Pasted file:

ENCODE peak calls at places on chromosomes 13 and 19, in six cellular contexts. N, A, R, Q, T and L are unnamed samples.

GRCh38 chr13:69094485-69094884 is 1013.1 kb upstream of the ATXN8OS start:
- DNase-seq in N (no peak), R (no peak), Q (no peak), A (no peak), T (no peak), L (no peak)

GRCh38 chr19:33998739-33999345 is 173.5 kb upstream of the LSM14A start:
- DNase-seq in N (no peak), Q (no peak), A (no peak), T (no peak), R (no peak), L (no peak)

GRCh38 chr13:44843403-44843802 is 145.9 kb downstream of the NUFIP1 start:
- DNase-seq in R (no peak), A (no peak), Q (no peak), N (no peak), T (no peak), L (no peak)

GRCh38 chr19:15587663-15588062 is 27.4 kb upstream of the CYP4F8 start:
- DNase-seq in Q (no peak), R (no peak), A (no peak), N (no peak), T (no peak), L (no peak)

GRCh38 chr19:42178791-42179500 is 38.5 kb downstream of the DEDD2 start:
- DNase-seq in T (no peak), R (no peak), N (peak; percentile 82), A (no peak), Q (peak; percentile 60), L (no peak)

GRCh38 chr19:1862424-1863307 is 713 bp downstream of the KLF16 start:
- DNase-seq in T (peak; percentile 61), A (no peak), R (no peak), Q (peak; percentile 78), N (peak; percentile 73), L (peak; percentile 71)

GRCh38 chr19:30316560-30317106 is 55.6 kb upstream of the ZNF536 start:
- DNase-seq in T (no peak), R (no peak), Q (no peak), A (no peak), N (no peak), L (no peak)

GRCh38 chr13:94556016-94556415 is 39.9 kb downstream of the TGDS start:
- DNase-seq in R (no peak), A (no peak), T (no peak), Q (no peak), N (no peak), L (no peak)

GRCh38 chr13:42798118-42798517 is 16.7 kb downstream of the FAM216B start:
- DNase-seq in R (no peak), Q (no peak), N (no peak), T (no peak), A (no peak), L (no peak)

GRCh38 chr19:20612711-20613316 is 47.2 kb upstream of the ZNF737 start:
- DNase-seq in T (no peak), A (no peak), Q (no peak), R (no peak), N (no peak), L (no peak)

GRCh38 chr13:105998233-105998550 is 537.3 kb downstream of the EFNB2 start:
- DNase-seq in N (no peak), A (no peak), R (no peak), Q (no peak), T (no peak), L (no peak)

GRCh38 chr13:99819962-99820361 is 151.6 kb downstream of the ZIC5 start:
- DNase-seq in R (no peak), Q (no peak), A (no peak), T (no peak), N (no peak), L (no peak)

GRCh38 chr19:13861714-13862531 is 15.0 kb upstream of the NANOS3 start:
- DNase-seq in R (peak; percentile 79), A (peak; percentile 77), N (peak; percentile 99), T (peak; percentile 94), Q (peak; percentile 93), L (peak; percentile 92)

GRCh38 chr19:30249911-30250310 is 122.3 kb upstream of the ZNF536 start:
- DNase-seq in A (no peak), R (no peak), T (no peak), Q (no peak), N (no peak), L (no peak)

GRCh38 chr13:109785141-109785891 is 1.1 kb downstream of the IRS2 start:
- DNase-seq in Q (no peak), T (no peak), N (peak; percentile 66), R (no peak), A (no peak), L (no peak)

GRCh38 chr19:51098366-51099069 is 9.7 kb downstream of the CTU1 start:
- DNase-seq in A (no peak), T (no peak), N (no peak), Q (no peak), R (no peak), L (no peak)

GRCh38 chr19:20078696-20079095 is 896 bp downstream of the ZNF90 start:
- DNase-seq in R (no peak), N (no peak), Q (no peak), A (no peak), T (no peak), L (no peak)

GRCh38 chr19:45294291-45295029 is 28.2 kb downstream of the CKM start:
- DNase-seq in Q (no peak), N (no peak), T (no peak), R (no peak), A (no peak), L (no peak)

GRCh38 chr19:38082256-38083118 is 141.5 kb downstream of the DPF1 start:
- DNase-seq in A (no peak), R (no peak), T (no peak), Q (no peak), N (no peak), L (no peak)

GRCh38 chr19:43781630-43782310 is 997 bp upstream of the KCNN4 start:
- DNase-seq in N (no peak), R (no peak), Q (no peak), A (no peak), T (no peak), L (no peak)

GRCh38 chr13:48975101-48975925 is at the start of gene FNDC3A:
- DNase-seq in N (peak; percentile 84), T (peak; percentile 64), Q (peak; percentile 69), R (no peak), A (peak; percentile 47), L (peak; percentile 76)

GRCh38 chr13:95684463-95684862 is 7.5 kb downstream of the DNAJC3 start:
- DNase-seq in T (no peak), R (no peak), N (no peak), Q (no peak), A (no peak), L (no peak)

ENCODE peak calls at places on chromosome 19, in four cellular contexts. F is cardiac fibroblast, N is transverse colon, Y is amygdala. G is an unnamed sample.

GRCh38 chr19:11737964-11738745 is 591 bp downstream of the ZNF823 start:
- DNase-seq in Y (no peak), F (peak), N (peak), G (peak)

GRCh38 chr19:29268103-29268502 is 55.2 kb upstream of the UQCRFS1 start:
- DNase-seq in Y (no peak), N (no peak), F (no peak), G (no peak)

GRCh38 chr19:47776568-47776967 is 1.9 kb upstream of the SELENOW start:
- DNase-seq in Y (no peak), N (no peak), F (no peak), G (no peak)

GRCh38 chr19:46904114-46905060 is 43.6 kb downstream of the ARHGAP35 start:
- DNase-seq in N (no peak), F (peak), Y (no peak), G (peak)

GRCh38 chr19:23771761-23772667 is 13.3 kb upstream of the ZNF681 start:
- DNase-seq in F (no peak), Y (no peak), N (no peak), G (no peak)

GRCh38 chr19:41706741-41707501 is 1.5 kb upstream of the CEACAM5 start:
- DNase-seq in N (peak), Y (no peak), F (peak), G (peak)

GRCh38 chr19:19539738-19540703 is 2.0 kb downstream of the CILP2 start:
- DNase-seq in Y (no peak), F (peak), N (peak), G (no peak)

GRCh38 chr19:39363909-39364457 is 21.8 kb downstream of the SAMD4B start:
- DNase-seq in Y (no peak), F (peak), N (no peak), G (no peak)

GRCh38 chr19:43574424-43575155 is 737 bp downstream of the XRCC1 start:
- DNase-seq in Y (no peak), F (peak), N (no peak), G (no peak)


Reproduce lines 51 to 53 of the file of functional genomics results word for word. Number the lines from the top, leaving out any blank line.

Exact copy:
GRCh38 chr19:47776568-47776967 is 1.9 kb upstream of the SELENOW start:
- DNase-seq in Y (no peak), N (no peak), F (no peak), G (no peak)

GRCh38 chr19:46904114-46905060 is 43.6 kb downstream of the ARHGAP35 start: